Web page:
A Duke University researcher says that Sutton Lake, near Wilmington, has been the site of numerous coal ash spills, both before and after Hurricane Florence.
"Our results clearly indicate the presence of coal ash at the bottom of Sutton Lake and suggest there have been multiple coal ash spills into the lake from adjacent coal ash storage facilities after, and even before, floodwaters from Hurricane Florence caused major flooding in 2018," said Avner Vengosh, professor of geochemistry and water quality at Duke University’s Nicholas School of the Environment, who led the research.
According to Vengosh and his colleagues from Duke and Appalachian State University, the amount of contaminants was more than what was found in streams following major coal ash spills in Kingston, Tennessee in 2008 and the Dan River in North Carolina in 2014.
Duke Energy used water from Sutton Lake for cooling purposes for decades, when the power plant there burned coal. It was desingated as a public body of water in 2014, and is a popular recreational and fishing destination. It was inundated during Hurricane Florence in September.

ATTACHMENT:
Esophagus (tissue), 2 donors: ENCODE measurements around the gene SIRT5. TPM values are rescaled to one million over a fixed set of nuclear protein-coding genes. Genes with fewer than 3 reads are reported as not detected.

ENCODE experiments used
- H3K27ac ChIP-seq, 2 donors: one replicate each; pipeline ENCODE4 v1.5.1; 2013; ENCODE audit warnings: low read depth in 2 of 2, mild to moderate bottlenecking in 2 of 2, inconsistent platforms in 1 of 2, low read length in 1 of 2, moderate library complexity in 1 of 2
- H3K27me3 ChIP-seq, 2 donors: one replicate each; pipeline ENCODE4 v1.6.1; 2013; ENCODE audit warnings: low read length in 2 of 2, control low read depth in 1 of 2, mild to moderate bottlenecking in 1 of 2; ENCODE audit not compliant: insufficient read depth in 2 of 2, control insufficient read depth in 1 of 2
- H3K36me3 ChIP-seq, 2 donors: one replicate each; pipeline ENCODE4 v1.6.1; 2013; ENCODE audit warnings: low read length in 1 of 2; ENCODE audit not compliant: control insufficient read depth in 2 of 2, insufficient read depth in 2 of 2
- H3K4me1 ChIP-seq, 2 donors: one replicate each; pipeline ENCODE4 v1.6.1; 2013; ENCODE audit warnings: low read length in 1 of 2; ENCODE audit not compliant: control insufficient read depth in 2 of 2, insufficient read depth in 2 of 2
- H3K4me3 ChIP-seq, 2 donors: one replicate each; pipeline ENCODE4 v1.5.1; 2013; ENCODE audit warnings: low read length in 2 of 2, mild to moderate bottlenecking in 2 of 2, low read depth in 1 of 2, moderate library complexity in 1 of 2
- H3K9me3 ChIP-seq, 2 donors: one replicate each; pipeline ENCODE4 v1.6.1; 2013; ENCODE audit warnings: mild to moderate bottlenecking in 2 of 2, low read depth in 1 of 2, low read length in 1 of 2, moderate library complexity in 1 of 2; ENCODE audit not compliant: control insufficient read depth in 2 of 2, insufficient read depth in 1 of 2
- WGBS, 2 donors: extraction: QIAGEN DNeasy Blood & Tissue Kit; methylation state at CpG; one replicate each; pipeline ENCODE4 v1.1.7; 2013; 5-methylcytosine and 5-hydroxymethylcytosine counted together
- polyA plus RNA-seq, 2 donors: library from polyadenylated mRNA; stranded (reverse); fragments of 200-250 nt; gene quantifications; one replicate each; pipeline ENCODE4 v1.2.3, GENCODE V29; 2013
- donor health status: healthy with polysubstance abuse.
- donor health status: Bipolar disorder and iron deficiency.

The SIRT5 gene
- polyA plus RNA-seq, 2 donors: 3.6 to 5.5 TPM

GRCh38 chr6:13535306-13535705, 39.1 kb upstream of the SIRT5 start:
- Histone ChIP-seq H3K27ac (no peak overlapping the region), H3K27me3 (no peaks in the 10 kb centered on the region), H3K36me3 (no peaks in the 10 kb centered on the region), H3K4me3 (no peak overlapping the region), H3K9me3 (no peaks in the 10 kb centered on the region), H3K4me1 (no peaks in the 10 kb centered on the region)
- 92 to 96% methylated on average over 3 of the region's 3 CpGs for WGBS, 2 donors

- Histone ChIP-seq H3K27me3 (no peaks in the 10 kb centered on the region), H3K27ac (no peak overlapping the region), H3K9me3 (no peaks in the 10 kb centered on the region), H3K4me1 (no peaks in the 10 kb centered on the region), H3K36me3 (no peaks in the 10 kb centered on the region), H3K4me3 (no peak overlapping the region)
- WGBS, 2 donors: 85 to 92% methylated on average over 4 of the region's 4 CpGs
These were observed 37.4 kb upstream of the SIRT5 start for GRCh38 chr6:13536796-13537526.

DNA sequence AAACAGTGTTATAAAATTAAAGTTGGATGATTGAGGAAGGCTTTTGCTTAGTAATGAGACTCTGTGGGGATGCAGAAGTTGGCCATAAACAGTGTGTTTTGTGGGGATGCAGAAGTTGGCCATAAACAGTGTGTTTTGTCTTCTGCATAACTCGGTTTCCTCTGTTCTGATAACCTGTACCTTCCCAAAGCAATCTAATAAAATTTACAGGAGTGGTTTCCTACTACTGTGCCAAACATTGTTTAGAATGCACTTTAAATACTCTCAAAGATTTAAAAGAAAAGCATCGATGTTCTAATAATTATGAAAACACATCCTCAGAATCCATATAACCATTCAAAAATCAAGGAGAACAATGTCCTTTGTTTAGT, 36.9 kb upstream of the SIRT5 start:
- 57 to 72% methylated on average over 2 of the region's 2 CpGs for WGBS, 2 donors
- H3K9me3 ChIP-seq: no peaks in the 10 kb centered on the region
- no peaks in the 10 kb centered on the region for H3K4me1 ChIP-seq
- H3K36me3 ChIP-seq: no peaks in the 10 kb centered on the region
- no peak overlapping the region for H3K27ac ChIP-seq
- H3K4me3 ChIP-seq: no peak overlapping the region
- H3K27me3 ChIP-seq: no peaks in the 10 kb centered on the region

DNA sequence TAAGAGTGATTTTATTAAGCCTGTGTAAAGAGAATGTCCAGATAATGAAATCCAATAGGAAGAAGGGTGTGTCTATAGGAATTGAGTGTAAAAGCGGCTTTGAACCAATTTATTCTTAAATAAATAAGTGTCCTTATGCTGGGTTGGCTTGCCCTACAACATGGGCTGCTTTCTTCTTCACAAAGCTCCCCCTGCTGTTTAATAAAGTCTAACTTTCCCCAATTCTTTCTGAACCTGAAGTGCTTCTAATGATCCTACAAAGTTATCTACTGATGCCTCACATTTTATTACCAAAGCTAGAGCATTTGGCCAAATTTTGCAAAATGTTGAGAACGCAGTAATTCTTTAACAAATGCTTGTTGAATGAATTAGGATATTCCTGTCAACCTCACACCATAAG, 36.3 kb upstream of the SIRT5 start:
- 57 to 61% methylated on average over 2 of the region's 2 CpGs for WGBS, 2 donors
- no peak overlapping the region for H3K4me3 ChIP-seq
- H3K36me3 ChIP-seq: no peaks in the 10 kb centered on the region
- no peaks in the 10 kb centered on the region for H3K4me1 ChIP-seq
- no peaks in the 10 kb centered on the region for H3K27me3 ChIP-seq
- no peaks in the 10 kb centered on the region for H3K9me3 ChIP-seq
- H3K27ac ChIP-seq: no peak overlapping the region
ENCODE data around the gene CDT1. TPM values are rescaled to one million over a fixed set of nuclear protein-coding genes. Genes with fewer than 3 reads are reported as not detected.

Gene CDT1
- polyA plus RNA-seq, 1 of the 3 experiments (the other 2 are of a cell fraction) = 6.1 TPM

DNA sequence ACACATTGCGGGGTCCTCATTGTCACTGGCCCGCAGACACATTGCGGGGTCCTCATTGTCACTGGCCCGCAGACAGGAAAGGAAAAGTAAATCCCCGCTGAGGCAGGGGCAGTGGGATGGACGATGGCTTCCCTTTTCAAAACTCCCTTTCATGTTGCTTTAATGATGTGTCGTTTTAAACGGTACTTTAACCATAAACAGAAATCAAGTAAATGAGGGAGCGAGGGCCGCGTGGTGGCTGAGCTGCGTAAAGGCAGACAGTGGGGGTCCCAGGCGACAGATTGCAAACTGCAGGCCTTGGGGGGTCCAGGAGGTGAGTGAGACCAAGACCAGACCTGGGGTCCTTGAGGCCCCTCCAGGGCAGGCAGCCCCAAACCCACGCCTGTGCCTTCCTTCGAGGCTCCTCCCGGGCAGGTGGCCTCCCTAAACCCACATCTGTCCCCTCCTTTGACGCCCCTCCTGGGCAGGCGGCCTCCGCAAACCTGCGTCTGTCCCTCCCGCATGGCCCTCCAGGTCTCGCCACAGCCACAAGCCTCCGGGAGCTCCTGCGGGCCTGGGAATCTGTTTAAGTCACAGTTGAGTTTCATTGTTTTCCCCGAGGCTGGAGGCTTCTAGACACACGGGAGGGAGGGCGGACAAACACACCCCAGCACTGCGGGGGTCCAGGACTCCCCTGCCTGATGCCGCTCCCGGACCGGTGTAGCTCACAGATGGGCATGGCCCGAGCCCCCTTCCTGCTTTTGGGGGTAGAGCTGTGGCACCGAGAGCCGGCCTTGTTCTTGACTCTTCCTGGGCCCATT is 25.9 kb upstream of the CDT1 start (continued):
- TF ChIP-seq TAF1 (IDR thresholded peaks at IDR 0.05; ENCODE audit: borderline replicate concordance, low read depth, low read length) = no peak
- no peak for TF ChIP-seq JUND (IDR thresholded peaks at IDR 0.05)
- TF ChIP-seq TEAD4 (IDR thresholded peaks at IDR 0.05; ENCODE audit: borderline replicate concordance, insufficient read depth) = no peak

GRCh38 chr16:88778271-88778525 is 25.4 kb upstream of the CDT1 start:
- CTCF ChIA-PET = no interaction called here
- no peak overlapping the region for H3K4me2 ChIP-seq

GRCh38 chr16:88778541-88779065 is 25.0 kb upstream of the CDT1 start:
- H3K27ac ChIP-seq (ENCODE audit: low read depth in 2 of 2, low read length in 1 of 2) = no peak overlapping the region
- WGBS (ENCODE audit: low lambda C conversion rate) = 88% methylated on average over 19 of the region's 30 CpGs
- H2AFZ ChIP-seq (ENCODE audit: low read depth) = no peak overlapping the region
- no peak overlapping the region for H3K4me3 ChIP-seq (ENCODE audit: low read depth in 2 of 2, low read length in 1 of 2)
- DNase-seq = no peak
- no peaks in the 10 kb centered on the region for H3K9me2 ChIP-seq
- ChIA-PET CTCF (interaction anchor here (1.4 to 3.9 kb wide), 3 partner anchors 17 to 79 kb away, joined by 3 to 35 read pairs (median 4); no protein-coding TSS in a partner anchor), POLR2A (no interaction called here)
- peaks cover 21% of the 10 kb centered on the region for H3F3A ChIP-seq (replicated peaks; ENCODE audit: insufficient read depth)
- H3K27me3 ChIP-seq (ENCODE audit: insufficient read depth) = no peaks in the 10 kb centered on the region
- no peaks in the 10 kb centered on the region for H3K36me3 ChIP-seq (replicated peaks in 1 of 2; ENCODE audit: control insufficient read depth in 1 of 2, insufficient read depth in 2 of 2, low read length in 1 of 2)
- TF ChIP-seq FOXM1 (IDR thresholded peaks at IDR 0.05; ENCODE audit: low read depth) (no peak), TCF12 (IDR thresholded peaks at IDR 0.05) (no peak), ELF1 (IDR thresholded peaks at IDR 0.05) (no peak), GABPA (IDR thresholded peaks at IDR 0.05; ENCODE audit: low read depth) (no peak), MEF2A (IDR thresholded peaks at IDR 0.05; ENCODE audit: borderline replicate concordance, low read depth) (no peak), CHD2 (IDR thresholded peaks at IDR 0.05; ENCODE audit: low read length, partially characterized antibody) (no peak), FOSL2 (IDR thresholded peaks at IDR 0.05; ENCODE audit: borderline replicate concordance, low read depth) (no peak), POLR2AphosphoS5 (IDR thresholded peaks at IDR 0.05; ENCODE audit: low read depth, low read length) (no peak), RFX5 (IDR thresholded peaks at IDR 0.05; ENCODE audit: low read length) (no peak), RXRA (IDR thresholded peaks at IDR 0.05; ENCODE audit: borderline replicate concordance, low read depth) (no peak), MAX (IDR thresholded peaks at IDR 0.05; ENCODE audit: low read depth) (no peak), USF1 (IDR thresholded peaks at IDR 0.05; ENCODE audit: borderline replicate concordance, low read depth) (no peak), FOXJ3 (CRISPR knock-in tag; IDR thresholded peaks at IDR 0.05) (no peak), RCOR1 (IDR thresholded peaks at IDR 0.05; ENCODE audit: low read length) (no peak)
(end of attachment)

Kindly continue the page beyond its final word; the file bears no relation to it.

"What's happened at Sutton Lake highlights the risk of large-scale unmonitored spills occurring at coal ash storage sites nationwide," said Vengosh. "This is particularly true in the Southeast where we see many major land-falling tropical storms and have a large number of coal ash impoundments located in areas vulnerable to flooding."
Duke Energy says that Sutton Lake was designed as a buffer between storage basins and the nearby Cape Fear River, which serves as a source of drinking water for Wilimington.
"It is ludicrous to compare decades-old ash at the bottom of a manmade wastewater facility to anything found in conventional lakes and rivers," said Bill Norton, a spokesman with Duke Energy. "Most importantly, the results are not relevant to anyone’s health. We have decades’ worth of surface water tests and fish tests, all shared with regulators, that demonstrate Sutton Lake is well within water quality standards and the Sutton fishery is healthy and thriving."
State environmental officials have reported no significant pollution in the river since Florence.
Florence dumped ore than 30 inches of rain in the Wilmington area before the Cape Fear River crested and remained at flood stage for days last September. The flooded river cut several holes through the walls of Sutton Lake. Lake water then flooded one of three large coal ash dumps lining the lakeshore.
The Associated Press contributed to this report.